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Jul 28

Written by: Larry Huppin, DPM
7/28/2010 1:32 PM

When you prescribe a custom foot orthosis, do you always know what you are getting from your lab?

Not long ago it was clear that if you ordered a custom orthosis you were getting a truly custom orthosis. You sent in a plaster cast and the lab made a plaster positive cast, modified it as prescribed and then heat molded a material to create an orthosis on top of that cast. The resulting orthosis was clearly custom made for a specific patient.

Orthotic fabrication has changed dramatically over the past two decades. More likely than not, a plaster positive will no longer be produced when you send a negative cast to your orthotic lab. Instead, the corrections that were previously performed to create a plaster positive are now done on a CAD / CAM computer system. The same corrections can be performed on the computer as were done in plaster and then a positive cast can be milled on which the orthosis is produced; or the orthosis can be milled directly. This technology has allowed many orthosis labs to provide their clients (and your patients) with the same quality orthoses while keeping costs under control.

This technology has also allowed the creation of a type of orthosis known as a “library system orthosis” (LSOs). Library systems allow a lab to scan a negative cast and then choose the orthotic shape from a “library” of predetermined shapes stored in the computer. A library may consist of a dozen or several hundred different orthotic shapes. They are not really custom orthoses, but more of an enhanced prefab.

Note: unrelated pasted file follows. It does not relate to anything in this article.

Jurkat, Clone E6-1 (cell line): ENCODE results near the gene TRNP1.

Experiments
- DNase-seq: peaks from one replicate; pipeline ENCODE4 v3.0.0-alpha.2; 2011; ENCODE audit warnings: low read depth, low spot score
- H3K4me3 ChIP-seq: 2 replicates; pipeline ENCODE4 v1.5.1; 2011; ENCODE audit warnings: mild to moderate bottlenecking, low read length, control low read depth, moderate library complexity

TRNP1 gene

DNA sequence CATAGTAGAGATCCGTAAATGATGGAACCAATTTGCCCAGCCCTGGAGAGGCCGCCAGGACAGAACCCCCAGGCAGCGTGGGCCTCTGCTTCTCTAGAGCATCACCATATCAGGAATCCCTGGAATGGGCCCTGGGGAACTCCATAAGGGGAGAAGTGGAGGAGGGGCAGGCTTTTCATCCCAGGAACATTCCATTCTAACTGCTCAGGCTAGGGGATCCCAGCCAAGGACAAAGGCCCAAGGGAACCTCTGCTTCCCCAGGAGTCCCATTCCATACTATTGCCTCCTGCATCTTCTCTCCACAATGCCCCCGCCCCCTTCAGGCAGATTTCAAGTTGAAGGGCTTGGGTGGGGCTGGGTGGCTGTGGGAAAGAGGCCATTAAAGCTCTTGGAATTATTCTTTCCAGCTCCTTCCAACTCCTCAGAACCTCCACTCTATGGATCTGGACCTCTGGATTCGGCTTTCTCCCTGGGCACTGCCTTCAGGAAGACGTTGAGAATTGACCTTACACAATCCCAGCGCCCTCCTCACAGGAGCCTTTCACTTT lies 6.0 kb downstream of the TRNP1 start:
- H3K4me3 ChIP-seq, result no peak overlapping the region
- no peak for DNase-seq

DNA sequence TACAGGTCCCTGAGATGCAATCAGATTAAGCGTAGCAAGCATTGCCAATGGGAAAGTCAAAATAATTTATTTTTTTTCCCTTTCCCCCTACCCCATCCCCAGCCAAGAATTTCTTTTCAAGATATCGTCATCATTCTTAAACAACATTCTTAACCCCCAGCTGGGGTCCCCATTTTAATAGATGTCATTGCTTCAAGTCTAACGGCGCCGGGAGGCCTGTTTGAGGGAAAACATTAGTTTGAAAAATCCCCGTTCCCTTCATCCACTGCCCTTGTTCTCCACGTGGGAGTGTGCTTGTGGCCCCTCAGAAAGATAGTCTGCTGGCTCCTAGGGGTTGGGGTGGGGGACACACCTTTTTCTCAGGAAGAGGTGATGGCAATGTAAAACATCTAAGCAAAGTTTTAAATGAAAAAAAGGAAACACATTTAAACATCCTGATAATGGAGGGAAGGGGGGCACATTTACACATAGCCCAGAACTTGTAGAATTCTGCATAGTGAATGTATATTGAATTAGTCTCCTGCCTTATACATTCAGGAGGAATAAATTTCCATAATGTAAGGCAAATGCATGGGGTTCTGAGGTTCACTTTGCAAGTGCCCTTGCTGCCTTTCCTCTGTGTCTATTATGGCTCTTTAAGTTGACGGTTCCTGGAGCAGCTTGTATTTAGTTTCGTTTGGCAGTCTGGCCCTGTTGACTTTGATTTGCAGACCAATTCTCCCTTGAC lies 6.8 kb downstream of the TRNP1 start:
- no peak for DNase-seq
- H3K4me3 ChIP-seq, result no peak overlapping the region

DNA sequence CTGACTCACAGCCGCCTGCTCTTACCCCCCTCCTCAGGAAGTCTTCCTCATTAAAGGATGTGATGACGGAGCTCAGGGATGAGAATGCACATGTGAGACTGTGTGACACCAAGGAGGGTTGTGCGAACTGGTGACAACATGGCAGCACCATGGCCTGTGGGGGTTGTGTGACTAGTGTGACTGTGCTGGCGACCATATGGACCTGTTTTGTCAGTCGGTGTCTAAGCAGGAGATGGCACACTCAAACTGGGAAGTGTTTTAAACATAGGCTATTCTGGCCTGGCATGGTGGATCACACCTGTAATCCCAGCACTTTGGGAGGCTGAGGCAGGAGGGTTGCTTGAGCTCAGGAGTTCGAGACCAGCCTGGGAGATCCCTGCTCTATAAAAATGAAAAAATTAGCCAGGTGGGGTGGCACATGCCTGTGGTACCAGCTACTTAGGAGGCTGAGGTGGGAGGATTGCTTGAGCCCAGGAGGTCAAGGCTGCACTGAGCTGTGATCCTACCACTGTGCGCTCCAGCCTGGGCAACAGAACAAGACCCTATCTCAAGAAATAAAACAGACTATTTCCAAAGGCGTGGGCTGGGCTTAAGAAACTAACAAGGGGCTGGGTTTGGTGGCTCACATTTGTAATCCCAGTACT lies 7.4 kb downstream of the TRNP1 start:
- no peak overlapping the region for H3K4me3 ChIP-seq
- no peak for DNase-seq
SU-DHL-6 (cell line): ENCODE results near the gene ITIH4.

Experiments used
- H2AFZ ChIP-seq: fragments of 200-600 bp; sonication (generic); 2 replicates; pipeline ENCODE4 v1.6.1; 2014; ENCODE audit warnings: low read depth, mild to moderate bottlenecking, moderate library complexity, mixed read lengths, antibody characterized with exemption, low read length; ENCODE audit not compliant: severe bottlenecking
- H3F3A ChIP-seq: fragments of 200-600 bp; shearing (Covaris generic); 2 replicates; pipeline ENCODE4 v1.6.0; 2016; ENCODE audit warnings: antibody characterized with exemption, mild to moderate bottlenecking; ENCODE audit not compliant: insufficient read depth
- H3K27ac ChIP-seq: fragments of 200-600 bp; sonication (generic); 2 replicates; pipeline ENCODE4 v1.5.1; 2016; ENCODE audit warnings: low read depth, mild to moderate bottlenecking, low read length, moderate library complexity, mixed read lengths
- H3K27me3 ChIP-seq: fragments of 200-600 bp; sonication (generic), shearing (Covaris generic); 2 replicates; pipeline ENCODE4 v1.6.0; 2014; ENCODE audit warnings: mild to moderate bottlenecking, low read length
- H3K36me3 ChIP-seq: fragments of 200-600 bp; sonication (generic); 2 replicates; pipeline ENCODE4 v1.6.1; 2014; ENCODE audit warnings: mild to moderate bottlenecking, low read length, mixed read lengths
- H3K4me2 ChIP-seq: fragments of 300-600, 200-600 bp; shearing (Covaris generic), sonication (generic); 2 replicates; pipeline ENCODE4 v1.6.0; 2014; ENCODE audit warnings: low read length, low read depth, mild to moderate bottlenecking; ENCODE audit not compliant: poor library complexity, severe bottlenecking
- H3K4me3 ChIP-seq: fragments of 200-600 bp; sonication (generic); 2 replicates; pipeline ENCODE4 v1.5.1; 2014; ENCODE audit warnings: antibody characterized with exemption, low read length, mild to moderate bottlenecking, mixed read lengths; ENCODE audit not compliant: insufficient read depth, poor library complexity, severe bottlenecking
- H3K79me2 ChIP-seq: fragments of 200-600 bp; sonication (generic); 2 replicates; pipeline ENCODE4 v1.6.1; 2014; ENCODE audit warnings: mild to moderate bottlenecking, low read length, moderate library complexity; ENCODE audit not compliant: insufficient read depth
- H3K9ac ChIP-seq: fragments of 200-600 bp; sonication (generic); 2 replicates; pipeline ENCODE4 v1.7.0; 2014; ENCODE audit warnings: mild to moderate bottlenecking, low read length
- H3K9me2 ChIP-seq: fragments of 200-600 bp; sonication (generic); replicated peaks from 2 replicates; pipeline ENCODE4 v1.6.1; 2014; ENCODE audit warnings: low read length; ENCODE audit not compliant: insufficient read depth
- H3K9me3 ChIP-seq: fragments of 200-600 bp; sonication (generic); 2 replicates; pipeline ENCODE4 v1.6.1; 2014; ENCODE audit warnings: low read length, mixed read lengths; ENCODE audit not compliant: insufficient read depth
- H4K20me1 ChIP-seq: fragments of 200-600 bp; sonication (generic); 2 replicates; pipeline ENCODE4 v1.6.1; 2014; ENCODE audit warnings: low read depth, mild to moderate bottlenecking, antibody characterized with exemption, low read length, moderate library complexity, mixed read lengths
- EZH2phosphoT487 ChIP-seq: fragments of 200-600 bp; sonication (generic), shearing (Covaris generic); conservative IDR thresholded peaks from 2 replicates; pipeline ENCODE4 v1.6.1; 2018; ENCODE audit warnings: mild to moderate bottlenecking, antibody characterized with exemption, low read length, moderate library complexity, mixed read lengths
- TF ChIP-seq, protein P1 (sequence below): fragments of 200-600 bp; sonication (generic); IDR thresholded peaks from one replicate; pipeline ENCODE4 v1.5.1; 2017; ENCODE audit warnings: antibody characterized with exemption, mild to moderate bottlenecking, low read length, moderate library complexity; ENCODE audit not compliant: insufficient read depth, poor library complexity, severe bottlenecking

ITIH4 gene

Ethical orthotic labs inform their clients if they use library systems and charge less for them than they would for custom orthoses. Unfortunately, some labs use LSOs to fill prescriptions for custom orthoses without making this information clear to their clients. This has great potential to lead to a reduction in positive clinical outcomes. In fact a recent article comparing the effect of custom orthoses and semi-custom orthoses (LSOs) on second metatarsal strain showed custom orthoses decreased 2nd metatarsal bone strains and strain rates more effectively than semi-custom orthotics (1).

It is imperative that every orthotic practitioner be aware of how their orthoses are manufactured. In particular, if you are ordering a custom orthosis, you must ensure that your lab is truly manufacturing a custom orthosis and is not using a library system. In future blogs we will review how to evaluate an orthosis to confirm that you have received what you prescribed.

(1) Meardon SA, Edwards WB, Ward E, et al: Effects of Custom and Semi-Custom Foot Orthotics on Second Metatarsal Bone Strain during Dynamic Gait Simulation. Foot Ankle Int, 30(10):998-1004, 2009.


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